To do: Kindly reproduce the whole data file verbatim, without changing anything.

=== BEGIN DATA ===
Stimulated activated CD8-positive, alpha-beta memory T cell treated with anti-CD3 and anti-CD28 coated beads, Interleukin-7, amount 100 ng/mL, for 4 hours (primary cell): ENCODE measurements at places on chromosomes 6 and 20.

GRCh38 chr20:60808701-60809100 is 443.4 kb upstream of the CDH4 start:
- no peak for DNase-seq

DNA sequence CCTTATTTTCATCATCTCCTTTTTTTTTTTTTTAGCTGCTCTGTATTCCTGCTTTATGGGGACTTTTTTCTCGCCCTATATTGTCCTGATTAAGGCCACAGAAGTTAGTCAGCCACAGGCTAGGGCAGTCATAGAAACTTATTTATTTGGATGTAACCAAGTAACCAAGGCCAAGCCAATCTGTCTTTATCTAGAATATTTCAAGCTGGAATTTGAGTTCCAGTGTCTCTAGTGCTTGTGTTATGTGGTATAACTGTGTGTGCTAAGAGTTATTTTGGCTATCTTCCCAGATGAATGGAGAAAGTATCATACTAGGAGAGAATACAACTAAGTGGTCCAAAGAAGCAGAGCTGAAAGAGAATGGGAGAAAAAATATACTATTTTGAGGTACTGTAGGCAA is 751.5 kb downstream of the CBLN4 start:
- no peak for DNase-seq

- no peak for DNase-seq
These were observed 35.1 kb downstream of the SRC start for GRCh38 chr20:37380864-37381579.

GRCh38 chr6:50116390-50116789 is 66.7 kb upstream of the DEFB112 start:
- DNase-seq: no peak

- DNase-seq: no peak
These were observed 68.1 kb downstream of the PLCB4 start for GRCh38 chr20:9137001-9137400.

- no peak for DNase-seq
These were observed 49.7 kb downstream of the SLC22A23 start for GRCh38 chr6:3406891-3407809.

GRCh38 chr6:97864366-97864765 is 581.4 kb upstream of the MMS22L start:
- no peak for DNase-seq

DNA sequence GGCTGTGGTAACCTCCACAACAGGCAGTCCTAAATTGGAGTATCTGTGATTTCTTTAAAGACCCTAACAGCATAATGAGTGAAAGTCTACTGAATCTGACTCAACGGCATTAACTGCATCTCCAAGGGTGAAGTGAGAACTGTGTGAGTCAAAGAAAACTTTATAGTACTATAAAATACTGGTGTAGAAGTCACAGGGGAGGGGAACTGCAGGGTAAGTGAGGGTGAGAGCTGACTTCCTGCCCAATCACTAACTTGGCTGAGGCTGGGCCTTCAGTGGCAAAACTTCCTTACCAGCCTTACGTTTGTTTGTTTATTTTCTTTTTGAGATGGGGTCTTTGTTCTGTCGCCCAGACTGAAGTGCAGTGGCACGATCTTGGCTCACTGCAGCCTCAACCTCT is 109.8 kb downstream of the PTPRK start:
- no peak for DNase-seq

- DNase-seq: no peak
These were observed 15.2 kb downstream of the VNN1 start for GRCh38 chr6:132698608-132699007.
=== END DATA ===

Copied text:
Stimulated activated CD8-positive, alpha-beta memory T cell treated with anti-CD3 and anti-CD28 coated beads, Interleukin-7, amount 100 ng/mL, for 4 hours (primary cell): ENCODE measurements at places on chromosomes 6 and 20.

GRCh38 chr20:60808701-60809100 is 443.4 kb upstream of the CDH4 start:
- no peak for DNase-seq

DNA sequence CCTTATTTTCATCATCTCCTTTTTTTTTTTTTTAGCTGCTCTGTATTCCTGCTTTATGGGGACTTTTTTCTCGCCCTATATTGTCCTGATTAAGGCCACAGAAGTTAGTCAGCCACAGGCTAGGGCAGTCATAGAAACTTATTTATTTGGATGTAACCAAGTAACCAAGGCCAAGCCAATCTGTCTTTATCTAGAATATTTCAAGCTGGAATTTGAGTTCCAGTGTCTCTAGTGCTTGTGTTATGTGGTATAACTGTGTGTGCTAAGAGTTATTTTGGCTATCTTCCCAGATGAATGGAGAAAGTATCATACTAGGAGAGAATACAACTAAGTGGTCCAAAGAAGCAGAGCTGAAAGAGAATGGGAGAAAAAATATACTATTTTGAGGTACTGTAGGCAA is 751.5 kb downstream of the CBLN4 start:
- no peak for DNase-seq

- no peak for DNase-seq
These were observed 35.1 kb downstream of the SRC start for GRCh38 chr20:37380864-37381579.

GRCh38 chr6:50116390-50116789 is 66.7 kb upstream of the DEFB112 start:
- DNase-seq: no peak

- DNase-seq: no peak
These were observed 68.1 kb downstream of the PLCB4 start for GRCh38 chr20:9137001-9137400.

- no peak for DNase-seq
These were observed 49.7 kb downstream of the SLC22A23 start for GRCh38 chr6:3406891-3407809.

GRCh38 chr6:97864366-97864765 is 581.4 kb upstream of the MMS22L start:
- no peak for DNase-seq

DNA sequence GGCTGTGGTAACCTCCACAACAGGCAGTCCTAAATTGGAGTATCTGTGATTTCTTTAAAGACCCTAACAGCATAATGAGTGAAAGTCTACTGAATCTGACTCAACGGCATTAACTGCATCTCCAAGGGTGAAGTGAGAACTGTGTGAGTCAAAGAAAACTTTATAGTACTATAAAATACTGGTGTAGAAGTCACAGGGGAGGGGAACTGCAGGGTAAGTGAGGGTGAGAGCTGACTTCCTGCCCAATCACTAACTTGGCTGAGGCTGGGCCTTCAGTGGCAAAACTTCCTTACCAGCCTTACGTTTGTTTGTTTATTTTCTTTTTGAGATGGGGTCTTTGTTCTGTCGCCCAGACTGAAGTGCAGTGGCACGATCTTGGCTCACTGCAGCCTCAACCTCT is 109.8 kb downstream of the PTPRK start:
- no peak for DNase-seq

- DNase-seq: no peak
These were observed 15.2 kb downstream of the VNN1 start for GRCh38 chr6:132698608-132699007.